“I kept diaries during the war years; a practice I readily admit is frowned upon by the Royal Navy,” he wrote, adding that “I completed an entire draft of my war years” right after leaving the Navy.


At the time, a publisher he contacted “was inundated with war books” and made suggestions Mr. Menzies “couldn’t meet as one newly married, changing countries, and seeking employment.”

For 60 years the memoir sat in a drawer until he “realized, watching great-grandchildren at play, that I, in fact, did owe my family something.” He published the memoir when he was 92.

By then Mr. Menzies was writing occasional columns for The Patriot Ledger in Quincy, having completed a career at the Globe that stretched from his first freelance article in 1947 to his final freelance opinion piece in 1987.

Ian Menzies in the Globe offices in Dorchester in 1978.File Photo/The Boston Globe

Hired as a Globe staff reporter in 1948, he covered events including the early years of the space race and the Mercury astronauts. In 1961 and ’62, he was a Nieman fellow at Harvard University, and later was the Globe’s managing editor.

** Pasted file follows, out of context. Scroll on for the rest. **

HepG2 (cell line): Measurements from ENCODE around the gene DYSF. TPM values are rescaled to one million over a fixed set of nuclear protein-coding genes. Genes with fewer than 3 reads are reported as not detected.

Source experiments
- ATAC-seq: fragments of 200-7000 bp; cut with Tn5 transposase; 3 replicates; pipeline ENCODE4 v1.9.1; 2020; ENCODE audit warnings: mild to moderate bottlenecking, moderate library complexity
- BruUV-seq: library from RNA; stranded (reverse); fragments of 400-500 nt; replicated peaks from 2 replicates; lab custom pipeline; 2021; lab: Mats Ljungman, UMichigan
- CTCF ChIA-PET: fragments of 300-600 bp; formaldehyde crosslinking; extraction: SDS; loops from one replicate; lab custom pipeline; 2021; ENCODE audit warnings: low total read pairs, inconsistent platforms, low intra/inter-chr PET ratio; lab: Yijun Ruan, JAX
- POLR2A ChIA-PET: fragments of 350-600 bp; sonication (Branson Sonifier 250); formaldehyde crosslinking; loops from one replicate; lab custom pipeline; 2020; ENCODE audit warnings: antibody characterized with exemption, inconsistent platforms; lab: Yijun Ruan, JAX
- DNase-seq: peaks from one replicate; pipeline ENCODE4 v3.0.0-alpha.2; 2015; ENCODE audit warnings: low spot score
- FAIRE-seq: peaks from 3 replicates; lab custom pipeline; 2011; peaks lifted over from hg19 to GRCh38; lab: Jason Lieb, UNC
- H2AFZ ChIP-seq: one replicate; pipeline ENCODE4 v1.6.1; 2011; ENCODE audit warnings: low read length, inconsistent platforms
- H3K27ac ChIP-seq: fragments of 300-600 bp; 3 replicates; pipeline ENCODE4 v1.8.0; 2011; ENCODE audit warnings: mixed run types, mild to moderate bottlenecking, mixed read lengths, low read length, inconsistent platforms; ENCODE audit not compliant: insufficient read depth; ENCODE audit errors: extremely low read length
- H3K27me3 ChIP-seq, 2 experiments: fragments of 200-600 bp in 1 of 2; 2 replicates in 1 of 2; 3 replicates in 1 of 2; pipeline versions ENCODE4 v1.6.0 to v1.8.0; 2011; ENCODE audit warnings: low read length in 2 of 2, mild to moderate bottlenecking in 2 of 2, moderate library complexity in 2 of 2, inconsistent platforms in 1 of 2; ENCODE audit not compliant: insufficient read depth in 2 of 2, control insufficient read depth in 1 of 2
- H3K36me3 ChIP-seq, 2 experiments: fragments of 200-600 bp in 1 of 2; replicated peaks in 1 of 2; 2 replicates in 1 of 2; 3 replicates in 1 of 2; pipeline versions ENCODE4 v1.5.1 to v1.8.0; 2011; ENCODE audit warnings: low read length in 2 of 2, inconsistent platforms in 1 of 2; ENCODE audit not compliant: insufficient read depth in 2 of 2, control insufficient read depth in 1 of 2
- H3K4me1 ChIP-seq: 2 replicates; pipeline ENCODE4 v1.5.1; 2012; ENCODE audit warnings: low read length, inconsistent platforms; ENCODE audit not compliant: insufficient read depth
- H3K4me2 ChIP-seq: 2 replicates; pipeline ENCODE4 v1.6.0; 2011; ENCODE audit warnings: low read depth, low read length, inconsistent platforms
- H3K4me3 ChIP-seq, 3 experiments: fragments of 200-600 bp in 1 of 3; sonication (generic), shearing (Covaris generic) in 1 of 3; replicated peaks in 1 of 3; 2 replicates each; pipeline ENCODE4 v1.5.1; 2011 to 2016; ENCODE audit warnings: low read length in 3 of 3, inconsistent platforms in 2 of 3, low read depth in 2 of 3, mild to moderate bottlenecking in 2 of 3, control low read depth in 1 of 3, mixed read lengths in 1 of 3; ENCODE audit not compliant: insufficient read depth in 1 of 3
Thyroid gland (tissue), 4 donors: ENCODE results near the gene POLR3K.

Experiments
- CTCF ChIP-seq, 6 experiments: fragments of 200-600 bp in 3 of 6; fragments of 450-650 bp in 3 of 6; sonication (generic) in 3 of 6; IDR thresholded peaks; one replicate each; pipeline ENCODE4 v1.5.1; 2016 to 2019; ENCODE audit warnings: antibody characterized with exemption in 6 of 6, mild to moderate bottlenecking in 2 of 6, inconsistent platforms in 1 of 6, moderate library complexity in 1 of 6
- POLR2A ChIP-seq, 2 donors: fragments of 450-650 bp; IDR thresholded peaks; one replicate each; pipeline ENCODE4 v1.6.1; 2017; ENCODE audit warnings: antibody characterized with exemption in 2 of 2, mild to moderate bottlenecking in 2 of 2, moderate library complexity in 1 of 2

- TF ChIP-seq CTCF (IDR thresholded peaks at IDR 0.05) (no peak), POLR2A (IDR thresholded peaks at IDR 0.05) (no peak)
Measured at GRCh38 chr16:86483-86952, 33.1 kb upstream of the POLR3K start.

Named an associate editor in 1970, he wrote a weekly column until he retired in 1985, at age 65.

Mr. Menzies wrote “what I think was a quite influential column, mostly on urban issues,” said Matthew V. Storin, a former editor of the Globe.

“Back when most every columnist just retailed opinions — the columnist’s or, more often, those of the person the columnist had most recently had lunch with — Ian offered information, and it was information that mattered,” said Globe writer and editor Mark Feeney. “He made his own an important, under-reported realm: highways and bridges and traffic and planning. His column stood out in the paper and genuinely enhanced it.”


Even in his early reporting years, Mr. Menzies wrote with clarity about complex topics, such as the space race.